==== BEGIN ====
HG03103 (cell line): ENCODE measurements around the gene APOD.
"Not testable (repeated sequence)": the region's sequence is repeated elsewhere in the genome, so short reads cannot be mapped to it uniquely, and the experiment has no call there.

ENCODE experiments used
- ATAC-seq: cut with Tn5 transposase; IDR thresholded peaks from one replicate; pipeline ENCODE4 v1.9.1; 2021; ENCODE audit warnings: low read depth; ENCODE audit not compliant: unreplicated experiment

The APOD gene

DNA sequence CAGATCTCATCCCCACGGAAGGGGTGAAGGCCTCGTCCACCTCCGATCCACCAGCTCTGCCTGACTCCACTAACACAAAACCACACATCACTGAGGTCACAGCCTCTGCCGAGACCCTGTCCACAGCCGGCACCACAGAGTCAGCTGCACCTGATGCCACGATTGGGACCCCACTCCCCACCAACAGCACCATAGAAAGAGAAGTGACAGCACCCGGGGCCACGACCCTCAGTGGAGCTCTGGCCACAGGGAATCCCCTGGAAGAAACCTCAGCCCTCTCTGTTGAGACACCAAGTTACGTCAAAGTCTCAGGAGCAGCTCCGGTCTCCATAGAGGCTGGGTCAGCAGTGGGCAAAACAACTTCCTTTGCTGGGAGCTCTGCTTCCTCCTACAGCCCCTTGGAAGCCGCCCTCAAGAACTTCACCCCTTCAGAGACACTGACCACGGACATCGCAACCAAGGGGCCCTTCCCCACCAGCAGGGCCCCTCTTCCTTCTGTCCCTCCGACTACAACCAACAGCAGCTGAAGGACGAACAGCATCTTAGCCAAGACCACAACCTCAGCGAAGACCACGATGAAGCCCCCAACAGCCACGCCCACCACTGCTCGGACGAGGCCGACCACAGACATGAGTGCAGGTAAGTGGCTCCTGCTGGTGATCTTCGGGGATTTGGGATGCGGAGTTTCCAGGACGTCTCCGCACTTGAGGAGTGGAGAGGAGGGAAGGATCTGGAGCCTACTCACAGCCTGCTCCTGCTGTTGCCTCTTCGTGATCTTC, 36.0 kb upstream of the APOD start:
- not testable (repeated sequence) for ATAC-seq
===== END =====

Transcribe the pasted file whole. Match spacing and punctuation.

HG03103 (cell line): ENCODE measurements around the gene APOD.
"Not testable (repeated sequence)": the region's sequence is repeated elsewhere in the genome, so short reads cannot be mapped to it uniquely, and the experiment has no call there.

ENCODE experiments used
- ATAC-seq: cut with Tn5 transposase; IDR thresholded peaks from one replicate; pipeline ENCODE4 v1.9.1; 2021; ENCODE audit warnings: low read depth; ENCODE audit not compliant: unreplicated experiment

The APOD gene

DNA sequence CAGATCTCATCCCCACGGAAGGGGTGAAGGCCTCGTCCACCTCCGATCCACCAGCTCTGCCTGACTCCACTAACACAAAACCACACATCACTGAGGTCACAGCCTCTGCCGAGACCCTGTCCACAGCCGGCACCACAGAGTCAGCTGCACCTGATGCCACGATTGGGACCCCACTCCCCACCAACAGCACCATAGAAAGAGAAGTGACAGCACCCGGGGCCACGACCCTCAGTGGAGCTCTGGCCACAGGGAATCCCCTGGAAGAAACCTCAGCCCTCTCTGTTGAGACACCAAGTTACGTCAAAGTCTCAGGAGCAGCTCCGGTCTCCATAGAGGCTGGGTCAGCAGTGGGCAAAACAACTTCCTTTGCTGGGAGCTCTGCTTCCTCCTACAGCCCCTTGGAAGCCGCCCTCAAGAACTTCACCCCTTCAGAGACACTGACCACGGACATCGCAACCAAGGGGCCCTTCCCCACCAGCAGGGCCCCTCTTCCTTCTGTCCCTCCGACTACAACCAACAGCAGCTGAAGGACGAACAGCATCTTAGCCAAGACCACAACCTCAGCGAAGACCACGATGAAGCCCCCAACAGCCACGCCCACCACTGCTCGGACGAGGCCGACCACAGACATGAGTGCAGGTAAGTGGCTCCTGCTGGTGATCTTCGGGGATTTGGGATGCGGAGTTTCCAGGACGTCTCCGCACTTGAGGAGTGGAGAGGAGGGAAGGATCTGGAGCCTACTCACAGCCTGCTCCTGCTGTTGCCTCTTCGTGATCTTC, 36.0 kb upstream of the APOD start:
- not testable (repeated sequence) for ATAC-seq